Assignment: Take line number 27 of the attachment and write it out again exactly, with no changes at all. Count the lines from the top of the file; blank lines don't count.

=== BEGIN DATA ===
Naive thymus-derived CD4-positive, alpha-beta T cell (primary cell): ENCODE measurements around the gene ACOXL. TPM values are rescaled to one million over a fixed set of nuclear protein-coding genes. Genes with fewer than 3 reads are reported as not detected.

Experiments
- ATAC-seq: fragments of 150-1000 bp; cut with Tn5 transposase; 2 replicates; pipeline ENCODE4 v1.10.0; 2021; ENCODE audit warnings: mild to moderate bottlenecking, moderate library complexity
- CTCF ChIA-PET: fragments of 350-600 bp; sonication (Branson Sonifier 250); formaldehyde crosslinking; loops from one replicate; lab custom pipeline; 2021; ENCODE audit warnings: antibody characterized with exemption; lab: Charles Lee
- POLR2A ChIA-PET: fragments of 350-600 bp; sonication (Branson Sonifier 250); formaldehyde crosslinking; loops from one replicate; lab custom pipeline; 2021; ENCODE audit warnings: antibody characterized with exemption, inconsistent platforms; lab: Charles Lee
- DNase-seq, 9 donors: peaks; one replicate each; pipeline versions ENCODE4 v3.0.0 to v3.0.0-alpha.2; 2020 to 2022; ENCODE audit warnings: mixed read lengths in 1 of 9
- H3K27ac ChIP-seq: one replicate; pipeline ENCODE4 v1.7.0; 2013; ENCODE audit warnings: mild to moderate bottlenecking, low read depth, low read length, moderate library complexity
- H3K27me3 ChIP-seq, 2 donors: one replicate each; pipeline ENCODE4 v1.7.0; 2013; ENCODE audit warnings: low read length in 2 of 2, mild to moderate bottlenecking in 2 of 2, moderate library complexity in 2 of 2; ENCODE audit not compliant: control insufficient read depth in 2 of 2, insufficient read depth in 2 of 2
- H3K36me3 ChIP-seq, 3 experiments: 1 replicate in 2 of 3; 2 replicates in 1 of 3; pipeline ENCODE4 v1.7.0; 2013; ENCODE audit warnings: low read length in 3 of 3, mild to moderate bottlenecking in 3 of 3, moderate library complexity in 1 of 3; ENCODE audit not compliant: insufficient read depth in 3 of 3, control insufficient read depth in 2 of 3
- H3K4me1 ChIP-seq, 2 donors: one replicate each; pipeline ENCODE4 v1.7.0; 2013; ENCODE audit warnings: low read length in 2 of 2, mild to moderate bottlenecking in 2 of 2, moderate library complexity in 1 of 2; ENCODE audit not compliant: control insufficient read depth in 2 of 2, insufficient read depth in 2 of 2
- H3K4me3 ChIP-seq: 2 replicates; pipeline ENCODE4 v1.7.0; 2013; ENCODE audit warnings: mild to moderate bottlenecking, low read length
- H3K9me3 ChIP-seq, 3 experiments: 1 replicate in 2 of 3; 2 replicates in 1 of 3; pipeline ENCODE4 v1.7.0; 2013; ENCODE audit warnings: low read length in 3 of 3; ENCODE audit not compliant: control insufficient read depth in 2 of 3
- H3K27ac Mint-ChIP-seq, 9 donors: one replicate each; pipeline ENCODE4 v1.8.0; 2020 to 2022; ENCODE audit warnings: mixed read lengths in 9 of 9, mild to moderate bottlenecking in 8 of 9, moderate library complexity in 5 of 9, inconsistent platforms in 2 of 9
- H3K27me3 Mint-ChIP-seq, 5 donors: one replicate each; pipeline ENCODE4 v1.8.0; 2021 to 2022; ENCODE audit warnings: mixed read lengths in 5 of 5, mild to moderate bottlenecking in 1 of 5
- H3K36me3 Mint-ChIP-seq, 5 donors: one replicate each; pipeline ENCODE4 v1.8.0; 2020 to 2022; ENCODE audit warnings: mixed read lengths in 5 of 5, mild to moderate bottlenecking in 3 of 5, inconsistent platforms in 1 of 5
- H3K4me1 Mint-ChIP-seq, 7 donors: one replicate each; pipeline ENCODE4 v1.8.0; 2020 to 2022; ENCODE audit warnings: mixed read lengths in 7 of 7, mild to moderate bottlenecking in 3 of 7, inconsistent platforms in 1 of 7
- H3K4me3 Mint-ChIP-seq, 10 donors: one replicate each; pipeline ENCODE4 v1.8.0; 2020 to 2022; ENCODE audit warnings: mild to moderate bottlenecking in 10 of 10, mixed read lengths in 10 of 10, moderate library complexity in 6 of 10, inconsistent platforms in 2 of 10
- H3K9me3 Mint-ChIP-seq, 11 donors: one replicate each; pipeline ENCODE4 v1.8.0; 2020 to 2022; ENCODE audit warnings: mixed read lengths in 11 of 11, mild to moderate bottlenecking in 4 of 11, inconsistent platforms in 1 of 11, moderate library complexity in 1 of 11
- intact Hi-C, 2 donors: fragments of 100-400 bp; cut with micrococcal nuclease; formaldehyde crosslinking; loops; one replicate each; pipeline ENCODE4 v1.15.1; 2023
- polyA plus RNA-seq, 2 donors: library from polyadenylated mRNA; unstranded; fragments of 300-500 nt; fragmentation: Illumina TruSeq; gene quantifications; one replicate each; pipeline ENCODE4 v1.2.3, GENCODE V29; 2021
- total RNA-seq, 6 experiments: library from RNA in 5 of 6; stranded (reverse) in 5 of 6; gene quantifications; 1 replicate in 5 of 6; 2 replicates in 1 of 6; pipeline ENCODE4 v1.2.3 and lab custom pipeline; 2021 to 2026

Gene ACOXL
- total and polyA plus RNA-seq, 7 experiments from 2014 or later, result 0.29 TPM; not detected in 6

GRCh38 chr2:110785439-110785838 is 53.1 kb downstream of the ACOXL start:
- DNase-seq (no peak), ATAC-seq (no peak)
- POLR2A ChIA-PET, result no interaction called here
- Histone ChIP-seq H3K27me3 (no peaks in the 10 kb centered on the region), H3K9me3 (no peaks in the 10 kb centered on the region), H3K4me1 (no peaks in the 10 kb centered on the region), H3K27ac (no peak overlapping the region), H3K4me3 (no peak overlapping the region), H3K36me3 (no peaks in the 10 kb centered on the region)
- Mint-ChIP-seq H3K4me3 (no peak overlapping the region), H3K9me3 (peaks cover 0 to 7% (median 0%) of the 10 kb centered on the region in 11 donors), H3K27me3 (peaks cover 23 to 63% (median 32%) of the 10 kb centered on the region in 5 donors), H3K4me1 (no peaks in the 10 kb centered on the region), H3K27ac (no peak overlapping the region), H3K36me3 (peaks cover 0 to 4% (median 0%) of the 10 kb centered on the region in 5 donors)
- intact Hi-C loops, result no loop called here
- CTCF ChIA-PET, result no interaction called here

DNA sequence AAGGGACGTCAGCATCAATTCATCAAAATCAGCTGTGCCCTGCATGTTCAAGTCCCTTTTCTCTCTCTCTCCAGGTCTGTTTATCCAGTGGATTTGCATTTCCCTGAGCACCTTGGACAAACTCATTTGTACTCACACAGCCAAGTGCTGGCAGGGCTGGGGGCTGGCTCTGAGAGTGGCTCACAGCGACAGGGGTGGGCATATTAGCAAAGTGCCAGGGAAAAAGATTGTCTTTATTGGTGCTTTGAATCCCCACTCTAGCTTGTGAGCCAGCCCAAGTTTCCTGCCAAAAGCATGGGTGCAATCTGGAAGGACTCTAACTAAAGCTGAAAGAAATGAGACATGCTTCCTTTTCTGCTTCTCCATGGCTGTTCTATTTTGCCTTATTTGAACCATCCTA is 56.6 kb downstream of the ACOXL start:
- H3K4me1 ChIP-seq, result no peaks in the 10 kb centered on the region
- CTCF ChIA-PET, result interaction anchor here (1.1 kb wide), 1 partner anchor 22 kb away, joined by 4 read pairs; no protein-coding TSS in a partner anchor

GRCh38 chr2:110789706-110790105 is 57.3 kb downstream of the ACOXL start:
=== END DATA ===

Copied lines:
- Histone ChIP-seq H3K27me3 (no peaks in the 10 kb centered on the region), H3K9me3 (no peaks in the 10 kb centered on the region), H3K4me1 (no peaks in the 10 kb centered on the region), H3K27ac (no peak overlapping the region), H3K4me3 (no peak overlapping the region), H3K36me3 (no peaks in the 10 kb centered on the region)